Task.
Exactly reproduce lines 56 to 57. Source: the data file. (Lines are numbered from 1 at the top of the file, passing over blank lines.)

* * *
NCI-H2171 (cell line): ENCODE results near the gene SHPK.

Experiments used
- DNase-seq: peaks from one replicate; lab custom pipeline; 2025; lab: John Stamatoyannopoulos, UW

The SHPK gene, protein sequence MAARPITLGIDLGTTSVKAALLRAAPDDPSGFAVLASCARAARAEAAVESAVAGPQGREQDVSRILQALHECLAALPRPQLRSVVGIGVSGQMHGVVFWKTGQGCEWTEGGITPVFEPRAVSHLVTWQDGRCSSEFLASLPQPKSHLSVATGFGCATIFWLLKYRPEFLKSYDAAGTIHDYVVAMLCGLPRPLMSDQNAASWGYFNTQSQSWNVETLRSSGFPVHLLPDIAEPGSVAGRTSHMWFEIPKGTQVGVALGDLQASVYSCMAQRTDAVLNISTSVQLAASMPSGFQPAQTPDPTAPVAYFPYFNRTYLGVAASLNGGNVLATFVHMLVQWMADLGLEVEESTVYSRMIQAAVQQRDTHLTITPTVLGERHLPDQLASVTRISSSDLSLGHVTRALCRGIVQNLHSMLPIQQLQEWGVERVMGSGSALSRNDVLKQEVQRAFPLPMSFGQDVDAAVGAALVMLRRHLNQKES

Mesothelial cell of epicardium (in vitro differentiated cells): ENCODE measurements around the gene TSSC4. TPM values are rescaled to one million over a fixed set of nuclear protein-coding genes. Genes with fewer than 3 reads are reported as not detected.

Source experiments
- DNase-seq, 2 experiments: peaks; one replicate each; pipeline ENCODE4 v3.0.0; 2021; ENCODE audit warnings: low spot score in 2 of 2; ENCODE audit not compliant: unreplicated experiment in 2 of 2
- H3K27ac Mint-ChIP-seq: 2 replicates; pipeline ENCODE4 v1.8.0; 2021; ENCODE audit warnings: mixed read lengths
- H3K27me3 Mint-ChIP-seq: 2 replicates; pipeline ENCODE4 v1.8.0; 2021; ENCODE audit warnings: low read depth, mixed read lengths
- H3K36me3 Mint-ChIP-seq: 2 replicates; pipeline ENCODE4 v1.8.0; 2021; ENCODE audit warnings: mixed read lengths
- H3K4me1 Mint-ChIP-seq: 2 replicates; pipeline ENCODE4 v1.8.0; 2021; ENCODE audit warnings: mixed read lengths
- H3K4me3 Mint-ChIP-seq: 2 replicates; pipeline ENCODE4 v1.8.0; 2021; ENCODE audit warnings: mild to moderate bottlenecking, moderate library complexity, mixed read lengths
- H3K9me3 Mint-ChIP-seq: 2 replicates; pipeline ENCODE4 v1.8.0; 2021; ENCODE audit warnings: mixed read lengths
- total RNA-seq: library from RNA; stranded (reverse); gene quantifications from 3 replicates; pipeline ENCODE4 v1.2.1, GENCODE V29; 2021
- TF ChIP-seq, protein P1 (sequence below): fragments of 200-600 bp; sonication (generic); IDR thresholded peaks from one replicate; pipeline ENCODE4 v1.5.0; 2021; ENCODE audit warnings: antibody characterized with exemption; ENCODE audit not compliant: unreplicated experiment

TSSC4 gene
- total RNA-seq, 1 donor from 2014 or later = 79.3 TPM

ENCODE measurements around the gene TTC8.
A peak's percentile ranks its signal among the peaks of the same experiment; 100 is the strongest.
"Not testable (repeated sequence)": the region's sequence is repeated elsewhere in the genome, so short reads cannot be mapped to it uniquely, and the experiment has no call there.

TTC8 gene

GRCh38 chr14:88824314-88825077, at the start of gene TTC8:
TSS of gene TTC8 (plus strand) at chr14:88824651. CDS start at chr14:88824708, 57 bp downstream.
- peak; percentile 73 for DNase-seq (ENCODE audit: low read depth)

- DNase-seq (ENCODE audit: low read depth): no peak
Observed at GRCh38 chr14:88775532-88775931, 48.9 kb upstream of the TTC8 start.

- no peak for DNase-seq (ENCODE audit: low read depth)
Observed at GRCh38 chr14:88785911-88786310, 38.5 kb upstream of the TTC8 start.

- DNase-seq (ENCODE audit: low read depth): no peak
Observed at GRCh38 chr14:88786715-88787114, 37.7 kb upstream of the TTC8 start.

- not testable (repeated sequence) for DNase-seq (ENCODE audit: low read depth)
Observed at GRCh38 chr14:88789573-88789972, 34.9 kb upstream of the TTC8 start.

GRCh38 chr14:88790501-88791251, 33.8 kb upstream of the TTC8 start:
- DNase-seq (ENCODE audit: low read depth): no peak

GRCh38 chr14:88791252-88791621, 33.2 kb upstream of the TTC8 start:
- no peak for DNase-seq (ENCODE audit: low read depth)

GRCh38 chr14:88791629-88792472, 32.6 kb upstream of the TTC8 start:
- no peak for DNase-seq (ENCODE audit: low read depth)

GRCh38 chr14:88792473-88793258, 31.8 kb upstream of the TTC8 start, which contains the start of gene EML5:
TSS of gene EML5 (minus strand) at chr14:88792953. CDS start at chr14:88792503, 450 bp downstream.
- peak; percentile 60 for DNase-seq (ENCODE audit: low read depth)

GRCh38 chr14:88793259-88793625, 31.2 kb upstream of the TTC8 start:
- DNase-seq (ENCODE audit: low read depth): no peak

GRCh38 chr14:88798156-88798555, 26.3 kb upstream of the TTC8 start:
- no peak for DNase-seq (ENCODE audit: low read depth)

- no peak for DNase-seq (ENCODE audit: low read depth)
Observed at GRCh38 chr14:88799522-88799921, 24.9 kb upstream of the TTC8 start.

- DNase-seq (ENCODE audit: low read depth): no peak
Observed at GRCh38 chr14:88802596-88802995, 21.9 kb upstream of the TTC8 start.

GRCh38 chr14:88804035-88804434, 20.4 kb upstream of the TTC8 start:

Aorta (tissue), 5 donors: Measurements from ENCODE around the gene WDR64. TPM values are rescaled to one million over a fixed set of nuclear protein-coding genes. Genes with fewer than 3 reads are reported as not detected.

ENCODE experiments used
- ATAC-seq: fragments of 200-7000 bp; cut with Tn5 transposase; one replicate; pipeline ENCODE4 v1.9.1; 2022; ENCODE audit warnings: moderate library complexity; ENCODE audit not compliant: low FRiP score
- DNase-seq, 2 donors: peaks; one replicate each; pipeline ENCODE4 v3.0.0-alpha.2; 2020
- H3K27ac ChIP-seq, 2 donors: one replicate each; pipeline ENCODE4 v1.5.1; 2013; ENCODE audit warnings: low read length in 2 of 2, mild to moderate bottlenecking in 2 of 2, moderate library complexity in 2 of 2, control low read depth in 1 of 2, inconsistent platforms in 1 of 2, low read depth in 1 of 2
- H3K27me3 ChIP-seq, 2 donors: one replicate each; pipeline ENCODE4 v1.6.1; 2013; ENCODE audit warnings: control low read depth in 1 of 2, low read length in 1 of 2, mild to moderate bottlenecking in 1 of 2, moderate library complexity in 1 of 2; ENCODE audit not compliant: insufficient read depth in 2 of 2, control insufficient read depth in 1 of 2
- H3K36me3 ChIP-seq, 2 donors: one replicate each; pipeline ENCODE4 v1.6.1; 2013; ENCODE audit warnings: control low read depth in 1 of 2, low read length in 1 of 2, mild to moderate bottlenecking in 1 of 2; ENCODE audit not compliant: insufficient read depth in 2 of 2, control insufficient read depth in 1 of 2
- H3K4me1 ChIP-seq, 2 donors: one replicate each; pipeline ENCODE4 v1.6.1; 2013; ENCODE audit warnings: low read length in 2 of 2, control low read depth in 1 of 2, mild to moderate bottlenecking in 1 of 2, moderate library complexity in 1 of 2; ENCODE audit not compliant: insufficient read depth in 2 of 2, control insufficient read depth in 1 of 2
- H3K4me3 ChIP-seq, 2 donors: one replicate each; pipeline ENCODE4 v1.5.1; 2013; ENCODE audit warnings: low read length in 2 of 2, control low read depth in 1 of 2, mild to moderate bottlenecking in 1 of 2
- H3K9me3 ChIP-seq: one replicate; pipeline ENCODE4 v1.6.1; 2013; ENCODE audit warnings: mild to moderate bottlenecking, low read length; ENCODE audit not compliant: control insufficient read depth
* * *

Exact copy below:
- H3K27me3 ChIP-seq, 2 donors: one replicate each; pipeline ENCODE4 v1.6.1; 2013; ENCODE audit warnings: control low read depth in 1 of 2, low read length in 1 of 2, mild to moderate bottlenecking in 1 of 2, moderate library complexity in 1 of 2; ENCODE audit not compliant: insufficient read depth in 2 of 2, control insufficient read depth in 1 of 2
- H3K36me3 ChIP-seq, 2 donors: one replicate each; pipeline ENCODE4 v1.6.1; 2013; ENCODE audit warnings: control low read depth in 1 of 2, low read length in 1 of 2, mild to moderate bottlenecking in 1 of 2; ENCODE audit not compliant: insufficient read depth in 2 of 2, control insufficient read depth in 1 of 2